Travelling the north of Italy is incredible. However, if you are looking for ’the’ Italian experience, the stereotypes you have seen in films or read about in books.. well, you need to go South.
As much as each region has its own traditions, Southern Italy is for sure the place where these are still strongly respected and time seems to have stopped.
Discover now the 10 places and foods that will make you wish to visit Southern Italy
Enjoy Italy at a relaxed pace, be prepared to slow down, not being understood if not speaking Italian but also being truly welcome everywhere.
That will include strong portions of food and generous glasses of wines. Lots of food. And wine.
1. Naples, Capital of the South
Naples is a city that you either love or hate, often depicted as a dangerous place and avoided by Italians themselves.
It goes without saying that we truly love it and yes, you will need to stroll around carefully and avoid certain areas but this will never represent a valid reason not to go.
If you are here just for a stopover before exploring the ‘costiera’, one day will do to get the first glimpse of iconic streets in Spaccanapoli, the Maschio Angioino and the stunning Piazza del Plebiscito.
With a bit more time, you can explore residential areas like Posillipo and even get as far as the Vesuvio, the only active volcano in the Mediterranean region.
But of course, Naples and the whole region of Campania do face serious challenges and experience a high level of criminality.
A good read, if you wish to know more, is for sure Gomorrah, written by the young author Roberto Saviano.
The author has been living under strict security control as a response to the death threats he received after publishing the book.
Naples is serious about pizza so make sure you save some time for a proper one.
The traditional pizza was born here and it includes just a couple of fundamental ingredients like San Marzano tomato sauce, local mozzarella, fresh basil and good olive oil. It will be amazing almost everywhere but it is said that Gino Sorbillo is an excellent one.
Don’t forget to look around for street food. Naples is in fact the capital of street food, where the ‘cuoppo’ is the absolute king.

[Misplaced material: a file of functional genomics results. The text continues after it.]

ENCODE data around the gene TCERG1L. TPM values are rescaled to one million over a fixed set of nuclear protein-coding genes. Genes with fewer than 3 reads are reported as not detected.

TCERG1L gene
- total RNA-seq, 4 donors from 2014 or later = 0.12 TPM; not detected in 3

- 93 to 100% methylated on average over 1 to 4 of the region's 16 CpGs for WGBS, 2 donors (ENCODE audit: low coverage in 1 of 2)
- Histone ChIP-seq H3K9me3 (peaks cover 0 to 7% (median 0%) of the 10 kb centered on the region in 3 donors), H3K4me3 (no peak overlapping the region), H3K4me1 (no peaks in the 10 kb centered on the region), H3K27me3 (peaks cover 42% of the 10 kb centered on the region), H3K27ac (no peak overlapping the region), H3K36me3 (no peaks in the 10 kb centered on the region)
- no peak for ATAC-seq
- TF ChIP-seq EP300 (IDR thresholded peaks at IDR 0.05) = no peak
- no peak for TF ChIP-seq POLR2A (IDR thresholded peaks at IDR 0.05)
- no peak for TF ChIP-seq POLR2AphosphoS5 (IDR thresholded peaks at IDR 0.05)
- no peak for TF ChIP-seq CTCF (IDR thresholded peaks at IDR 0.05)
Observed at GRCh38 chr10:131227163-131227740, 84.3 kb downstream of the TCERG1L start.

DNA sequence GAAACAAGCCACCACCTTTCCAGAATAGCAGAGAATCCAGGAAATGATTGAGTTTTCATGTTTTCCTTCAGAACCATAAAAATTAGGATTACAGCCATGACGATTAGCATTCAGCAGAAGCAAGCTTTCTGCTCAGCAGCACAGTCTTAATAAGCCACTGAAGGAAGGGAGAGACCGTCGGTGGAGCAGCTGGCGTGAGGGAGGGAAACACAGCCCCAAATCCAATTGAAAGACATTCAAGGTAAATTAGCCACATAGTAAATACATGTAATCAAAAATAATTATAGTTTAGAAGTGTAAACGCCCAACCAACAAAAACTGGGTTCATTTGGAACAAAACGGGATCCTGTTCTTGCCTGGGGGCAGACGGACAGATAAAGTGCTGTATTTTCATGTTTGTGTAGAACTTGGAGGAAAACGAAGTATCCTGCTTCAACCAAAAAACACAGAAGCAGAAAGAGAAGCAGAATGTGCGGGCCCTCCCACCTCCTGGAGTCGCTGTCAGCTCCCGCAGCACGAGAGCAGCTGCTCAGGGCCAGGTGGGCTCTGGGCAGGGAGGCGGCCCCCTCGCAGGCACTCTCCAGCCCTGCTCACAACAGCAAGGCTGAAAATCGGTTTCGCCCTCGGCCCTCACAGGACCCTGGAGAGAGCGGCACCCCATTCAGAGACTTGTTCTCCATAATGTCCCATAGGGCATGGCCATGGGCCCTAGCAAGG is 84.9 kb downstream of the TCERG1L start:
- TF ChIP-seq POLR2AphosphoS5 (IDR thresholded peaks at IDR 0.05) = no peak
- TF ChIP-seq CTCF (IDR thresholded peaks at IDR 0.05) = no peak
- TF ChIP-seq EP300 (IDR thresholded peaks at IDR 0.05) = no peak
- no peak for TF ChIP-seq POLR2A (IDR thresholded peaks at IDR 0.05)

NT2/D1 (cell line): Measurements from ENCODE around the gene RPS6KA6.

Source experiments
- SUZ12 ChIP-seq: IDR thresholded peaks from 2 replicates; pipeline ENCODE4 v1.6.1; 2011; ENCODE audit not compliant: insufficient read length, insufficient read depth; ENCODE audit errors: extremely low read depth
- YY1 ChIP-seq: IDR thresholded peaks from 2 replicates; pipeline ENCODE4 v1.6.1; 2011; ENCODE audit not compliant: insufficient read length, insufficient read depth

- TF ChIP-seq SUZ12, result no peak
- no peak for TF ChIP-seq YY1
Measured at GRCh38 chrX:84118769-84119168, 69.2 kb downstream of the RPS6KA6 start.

It is just a cone made out of paper and filled in with a mix of deep-fried delicacies like filled zucchini flowers, veggies, small mozzarella bites and small fishes.
It is also served as a traditional antipasto in restaurants, but those you get on the streets are the real heritage.
Capri is still famous all around the world even if it is now no longer attracting so much of the international jet set like it used to do in the past.
Easy to reach from Naples by boat, it is a gorgeous destination for a couple of days. Still very posh and filled with top brand shops, I do recommend you book a boat tour around the island to enjoy it at most, including a view into the famous Grotta Azzurra (a small cave with deep blue waters – you can enter by boat only).
But other than Capri, try and plan a bit more time in the area, get back to the continent and continue to explore the famous ‘costiera amalfitana’, which means the coastline stretching between Sorrento and Amalfi.
Featuring spots like Ravello and Positano, it is worth a week to spend, including visits to the Roman ruins at Pompei and Ercolano.
Sorrento is probably the best place and base point to stay, easy to reach from Naples via the ‘circumvesuviana’.
The coast up to Amalfi is well served by local buses, if you don’t want to rent a car.
4. The art of good coffee
More than a tradition, a good coffee is a ritual in Italy, however in Naples becomes closer to a religion.
In bars, they will serve it hot and with a glass of mineral water aside, to ensure you can fully appreciate the aroma.
But whilst barmen use professional machines behind the counter, at home Italian families still largely use a stove top coffee maker called moka or, if in Naples, a specific type of machine named ‘la napoletana’.
If you decide to buy a moka before leaving Italy, the secret for a good coffee is how much coffee you put in the machine before closing it.